September 9, 2017
I wanted to take my last writing as Booshway of the Fort Bridger Rendezvous
to tell you how proud I am of the conduct of the thousands of people who
enjoyed the weekend. In our time when we hear so much of discontent and
social problems, they did not exist at Bridger. Not once was I called in the
night and the minor incidence we did have, were not worth mentioning. I
saw nothing but respect and tolerance. It is so refreshing to experience this
behavior in such a large group.
It sure was fun, wasn’t it? I talked to someone who had not been there in a
long time and thought that that the traders engaged more with the public than
he had remembered. I talked to one who came to the event after I tried to
explain what it was all about. After the event I asked if I oversold it. He
said, with a big smile, that I didn’t give it enough credit and that he had no
idea how fantastic it was.
The bag pipers were surprisingly young and had enthusiasm and excitement
in their performance. They should have a long and enjoyable future. The
Indian dancers and various musical performances gave the rendezvous that
extra touch not heavily advertised.
The Dutch oven contest, in its first year on the fort grounds, was an instant
hit. Over 150 people tasted the fruits of the event to vote in the people’s
choice award. Some of the participants had never competed before and had a
great time. With a little tuning, the event will be even better next year.
The rifle range was a big success as usual. The biggest complaint I heard
was that there was too much shooting, imagine that! A young man who had
just been given a flint lock by his aunt was anxious to try it out and the range
master went out of his way to help him out. It made the rendezvous for this
The knife and hawk competition exceeded the expectations of the
participants. Each night I had to shut down the range. I guess I was the only
one that noticed that the sun had retired and it was too dark to play. I was
asked by two boys on the last day if it would be alright if they kept throwing
if they used flashlights. When I told them it would not be safe, they said that
they had to leave in the morning and would miss out. I invited them to come
back at sunrise and sure enough, they were there.
We broke records for attendance at the kid’s games. All the kids made their
parents proud with their conduct. I feel for the crawdads, however, the kids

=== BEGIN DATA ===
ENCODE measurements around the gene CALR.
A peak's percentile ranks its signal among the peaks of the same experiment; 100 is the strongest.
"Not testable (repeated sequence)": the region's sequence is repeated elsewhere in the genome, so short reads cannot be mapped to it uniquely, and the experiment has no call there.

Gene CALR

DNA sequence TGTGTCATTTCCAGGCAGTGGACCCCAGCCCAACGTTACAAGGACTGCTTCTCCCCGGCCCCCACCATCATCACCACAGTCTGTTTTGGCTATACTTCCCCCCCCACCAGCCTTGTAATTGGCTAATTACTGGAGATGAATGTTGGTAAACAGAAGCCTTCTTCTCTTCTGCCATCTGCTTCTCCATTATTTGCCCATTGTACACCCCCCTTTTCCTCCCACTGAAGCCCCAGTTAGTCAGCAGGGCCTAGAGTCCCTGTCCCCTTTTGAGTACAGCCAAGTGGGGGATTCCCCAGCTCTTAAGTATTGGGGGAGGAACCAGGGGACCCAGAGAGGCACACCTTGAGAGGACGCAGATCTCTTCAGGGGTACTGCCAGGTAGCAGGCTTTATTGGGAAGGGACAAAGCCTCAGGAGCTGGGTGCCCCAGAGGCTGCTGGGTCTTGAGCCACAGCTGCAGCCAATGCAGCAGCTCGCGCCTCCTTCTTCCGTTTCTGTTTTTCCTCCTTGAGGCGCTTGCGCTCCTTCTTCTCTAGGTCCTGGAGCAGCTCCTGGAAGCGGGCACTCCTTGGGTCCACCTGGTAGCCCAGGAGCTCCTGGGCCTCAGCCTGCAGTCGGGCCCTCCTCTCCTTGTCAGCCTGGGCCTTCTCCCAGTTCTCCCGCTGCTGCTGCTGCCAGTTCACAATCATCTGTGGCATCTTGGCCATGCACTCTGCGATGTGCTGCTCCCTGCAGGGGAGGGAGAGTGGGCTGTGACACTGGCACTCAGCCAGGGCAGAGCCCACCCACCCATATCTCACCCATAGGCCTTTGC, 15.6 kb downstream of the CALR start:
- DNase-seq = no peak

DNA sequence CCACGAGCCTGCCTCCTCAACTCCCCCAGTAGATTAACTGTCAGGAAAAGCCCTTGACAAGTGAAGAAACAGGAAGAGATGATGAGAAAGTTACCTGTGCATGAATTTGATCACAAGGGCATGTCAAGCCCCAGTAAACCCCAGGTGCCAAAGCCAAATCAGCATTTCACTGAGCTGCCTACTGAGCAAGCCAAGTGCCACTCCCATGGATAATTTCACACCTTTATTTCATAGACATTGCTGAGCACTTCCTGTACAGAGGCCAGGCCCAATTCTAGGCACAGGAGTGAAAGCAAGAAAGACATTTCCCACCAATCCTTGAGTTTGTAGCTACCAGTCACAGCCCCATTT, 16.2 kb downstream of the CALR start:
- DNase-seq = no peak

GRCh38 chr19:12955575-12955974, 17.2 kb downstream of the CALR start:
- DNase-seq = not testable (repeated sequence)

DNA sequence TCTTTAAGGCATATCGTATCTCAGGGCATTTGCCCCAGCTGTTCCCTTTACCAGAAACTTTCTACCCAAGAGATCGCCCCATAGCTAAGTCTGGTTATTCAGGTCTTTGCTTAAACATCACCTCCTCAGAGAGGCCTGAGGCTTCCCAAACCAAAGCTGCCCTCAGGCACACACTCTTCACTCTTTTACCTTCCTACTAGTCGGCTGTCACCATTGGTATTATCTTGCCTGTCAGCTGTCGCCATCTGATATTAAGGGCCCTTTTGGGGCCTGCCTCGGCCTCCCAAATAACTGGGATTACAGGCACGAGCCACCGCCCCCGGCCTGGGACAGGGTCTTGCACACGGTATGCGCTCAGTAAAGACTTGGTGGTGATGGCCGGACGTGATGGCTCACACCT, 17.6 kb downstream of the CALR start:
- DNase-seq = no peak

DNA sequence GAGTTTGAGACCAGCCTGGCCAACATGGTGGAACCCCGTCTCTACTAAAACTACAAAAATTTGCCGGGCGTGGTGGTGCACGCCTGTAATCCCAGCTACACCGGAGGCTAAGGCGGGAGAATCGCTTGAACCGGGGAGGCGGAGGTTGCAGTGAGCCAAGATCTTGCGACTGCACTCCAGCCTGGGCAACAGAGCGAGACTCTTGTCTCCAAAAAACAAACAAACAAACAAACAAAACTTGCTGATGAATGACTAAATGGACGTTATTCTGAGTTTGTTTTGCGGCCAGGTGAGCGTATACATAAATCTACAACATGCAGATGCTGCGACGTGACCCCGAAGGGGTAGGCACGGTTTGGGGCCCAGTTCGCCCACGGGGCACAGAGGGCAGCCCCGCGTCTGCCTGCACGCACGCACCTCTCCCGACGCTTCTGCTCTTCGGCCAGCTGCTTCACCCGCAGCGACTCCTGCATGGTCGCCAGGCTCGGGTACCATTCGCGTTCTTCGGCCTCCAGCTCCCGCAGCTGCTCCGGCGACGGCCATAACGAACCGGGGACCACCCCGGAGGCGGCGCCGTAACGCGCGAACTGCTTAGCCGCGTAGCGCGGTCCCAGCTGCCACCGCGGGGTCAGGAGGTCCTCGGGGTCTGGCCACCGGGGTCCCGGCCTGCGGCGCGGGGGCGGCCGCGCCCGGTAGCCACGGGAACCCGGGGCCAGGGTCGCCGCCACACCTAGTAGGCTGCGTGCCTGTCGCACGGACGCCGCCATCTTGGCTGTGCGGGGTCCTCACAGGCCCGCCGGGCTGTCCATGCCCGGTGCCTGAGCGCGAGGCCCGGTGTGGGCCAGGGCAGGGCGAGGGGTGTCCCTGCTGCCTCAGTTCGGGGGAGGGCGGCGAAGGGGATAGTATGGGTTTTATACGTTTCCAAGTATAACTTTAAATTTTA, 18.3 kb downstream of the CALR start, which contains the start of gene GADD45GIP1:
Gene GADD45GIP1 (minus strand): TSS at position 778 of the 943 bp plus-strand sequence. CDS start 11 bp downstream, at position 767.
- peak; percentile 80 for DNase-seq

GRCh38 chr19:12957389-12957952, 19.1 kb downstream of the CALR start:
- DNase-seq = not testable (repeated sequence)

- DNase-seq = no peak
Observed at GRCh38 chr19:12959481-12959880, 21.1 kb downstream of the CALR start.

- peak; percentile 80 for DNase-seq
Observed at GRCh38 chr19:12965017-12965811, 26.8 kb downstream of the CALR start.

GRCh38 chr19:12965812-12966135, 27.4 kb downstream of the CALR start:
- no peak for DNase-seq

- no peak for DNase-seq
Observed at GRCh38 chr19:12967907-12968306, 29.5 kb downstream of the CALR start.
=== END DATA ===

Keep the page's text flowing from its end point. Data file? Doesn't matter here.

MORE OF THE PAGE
could not have had more fun in their pursuit. I truly hope that these young
souls had great memories and refer back to Bridger as one of the great times
in their lives.
I attended the cannon shoot and was absolutely amazed at how accurate a big
gun could shoot at over 800 yards away. I was so well received at the site, it
was truly humbling.
I know that I am missing some events and activities that would be worthy of
mentioning and I apologize for that. I do believe that each person who
attended or serviced the rendezvous generated lasting memories. After all,
isn’t that what the good part of life is all about?
On the last day we are required to restore the site back to its original
condition, except for the foot traffic in the grass. Both Chris Floyd, the
superintendent, and I were so impressed at how clean the fort was on the
Tuesday afternoon walk around. It was rare to even find a clear candy
wrapper. The campers, traders, and board members worked diligently to
make sure that Fort Bridger received the respect it deserved.
Clearly, the efforts by the 14 volunteer board members showed the results of
planning and the common goal of making this event all it could be. Next
year, the new Booshway is Heather Shell. She and I have worked together all
year and I cannot think of a better person to serve as your new Booshway.
She comes with an enthusiasm for the event and the people skills to make the
2018 rendezvous every bit a success as this one.
Lastly, I would like to thank the board and all the participants for the
opportunity to serve as Booshway. It is a time of great pride in my bank of
memories. I hope to see you all again next year.
Bob Christensen (True Story)